Since that time Bob Graves was honored many times for his contributions to the arts in the state of Washington, including ‘Exemplary Status’ awarded to him in 1991 by the WA Community College Humanities Association and presented to him by the governor which specifically recognized his founding and ongoing direction of Gallery ’76.

As a result of Bob’s dedication, founding passion and tireless time and talent he had given to the creation and life of Gallery ’76 the gallery board unanimously decided in 2007 to re-name the gallery in his honor.  The new name and gallery logo, ‘The Robert Graves Gallery’ were unveiled on September 21, 2007 at a gala event honoring Robert Graves, and featuring a show of his art work.  When Bob was asked at the event to talk about his approach to his art he said, “It’s in the abstract mode, but its’ based… on something that I can identify or that I have seen.  It deals with that metamorphic transition of birth to death or Spring to Fall when the leaves come off.  As an artist, I try to do that because I feel that its’ very, very important to understand there is a cyclic kind of thing that happens to everything that’s alive.” 

When the gallery opened in 1976 the following statement was part of the mission:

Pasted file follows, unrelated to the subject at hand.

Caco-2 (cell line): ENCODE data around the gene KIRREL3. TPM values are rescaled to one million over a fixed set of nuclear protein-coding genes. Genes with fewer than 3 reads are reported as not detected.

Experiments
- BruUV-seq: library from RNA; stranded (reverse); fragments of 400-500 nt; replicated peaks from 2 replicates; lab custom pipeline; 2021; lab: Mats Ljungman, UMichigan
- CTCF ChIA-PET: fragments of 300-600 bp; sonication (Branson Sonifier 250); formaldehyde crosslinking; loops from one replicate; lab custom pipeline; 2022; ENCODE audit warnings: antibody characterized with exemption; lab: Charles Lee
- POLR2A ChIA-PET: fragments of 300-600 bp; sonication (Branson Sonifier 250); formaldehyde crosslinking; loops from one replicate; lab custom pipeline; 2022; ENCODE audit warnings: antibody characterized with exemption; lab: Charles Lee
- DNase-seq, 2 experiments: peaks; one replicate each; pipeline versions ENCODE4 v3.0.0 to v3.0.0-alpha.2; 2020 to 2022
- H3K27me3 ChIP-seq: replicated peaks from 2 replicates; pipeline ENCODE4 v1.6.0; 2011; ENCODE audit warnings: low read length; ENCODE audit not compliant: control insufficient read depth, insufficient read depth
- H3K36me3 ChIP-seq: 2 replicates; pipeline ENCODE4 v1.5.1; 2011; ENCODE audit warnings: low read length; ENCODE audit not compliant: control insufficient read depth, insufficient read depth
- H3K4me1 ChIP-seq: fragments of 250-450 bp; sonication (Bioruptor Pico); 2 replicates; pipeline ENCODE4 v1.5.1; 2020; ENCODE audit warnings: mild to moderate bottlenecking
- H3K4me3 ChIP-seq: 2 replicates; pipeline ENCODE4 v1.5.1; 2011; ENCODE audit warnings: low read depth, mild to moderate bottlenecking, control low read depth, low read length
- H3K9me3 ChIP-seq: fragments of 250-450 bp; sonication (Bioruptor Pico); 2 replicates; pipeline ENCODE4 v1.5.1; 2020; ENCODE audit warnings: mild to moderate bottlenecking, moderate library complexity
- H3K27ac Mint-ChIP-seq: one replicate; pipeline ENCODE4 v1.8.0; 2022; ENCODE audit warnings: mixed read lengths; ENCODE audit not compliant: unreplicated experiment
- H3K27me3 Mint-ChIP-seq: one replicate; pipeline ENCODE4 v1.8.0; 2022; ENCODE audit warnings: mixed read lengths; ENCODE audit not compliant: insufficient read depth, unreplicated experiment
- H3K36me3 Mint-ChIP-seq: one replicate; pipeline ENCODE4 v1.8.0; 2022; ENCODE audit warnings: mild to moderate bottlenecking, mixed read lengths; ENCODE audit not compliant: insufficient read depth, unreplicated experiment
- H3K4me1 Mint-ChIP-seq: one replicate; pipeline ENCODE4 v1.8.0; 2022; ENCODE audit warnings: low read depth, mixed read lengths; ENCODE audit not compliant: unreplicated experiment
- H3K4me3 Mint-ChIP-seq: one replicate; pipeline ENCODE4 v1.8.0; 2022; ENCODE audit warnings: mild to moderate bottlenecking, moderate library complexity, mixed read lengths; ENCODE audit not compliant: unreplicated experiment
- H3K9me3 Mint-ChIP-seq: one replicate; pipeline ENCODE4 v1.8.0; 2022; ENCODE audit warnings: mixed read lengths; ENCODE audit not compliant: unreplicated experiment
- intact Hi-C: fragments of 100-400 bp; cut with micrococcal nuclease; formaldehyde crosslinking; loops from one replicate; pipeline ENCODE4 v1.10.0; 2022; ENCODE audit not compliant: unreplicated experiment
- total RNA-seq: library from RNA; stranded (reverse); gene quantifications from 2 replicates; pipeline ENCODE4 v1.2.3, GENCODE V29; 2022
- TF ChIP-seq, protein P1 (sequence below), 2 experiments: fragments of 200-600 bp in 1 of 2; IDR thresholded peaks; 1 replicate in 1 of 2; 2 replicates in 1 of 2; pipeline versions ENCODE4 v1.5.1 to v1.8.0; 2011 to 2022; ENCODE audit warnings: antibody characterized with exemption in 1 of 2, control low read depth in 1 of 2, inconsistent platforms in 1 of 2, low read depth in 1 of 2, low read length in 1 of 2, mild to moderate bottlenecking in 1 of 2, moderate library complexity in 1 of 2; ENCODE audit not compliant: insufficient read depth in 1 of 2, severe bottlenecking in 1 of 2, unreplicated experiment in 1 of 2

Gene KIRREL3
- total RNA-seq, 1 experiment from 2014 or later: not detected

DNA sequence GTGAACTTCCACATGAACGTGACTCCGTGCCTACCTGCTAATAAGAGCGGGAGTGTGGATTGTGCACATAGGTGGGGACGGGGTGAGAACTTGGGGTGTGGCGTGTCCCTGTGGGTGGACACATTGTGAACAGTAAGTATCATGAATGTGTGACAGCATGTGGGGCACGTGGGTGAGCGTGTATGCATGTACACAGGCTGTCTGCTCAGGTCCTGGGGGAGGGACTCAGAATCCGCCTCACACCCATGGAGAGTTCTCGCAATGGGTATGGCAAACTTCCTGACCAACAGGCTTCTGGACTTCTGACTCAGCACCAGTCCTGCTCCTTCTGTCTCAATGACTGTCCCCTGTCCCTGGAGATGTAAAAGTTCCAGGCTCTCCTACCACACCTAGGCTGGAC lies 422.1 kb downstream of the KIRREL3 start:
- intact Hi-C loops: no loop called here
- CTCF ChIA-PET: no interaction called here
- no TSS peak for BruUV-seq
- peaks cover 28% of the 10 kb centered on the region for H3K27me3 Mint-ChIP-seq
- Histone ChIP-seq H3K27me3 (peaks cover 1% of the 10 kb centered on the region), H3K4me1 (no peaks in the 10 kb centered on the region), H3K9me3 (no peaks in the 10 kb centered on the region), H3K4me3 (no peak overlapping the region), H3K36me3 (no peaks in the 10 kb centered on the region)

Gallery ’76, a community art gallery, is a non-profit organization, with a primary goal to offer a quality panorama of artistic and educational experiences to North Central Washington viewers of all ages and ethnic origins.  The gallery promotes the visual arts through exhibits, lectures, classes and workshops.  Through its programs the gallery seeks to encourage area artists but also seeks to bring the work of nationally and internationally known artists to the attention of the viewing public. All exhibits are free to the public.

Since its opening and over the 40-year history the gallery has hosted hundreds of shows, held featured workshops, included art from every discipline and medium, has been maintained by a dedicated volunteer board, has sustained open hours every week due to volunteer docents, and has provided the Wenatchee community with a place and a space for beauty, inquiry, and self-reflection.  Bob’s dream became a reality through the mutual efforts of the Wenatchee community, and the embrace of his vision that art is a vital expression of our humanity.  Robert Graves passed away October 5, 2013, but his legacy continues through his students, family, colleagues and friends.  One colleague shared the following which describes Bob so beautifully:

“I recognize (in Bob) a modest, humble person, the kind of person we all strive to be…intelligent, deeply sensitive with an ability to express meaningful images that do not tell us about specific aspects of existence, but stimulate us to inquire…to sense the beauty of the universe.”
 - Zeljko Kujundzic, artist






Robert Graves Gallery